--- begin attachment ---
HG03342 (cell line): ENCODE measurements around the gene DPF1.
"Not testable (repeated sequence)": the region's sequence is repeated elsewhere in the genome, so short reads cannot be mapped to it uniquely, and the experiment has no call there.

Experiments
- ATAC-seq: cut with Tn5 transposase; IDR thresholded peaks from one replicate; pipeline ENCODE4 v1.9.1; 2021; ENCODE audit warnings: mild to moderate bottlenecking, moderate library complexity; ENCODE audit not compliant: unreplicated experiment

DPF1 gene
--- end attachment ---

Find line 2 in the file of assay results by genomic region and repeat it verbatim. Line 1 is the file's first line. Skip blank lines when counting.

"Not testable (repeated sequence)": the region's sequence is repeated elsewhere in the genome, so short reads cannot be mapped to it uniquely, and the experiment has no call there.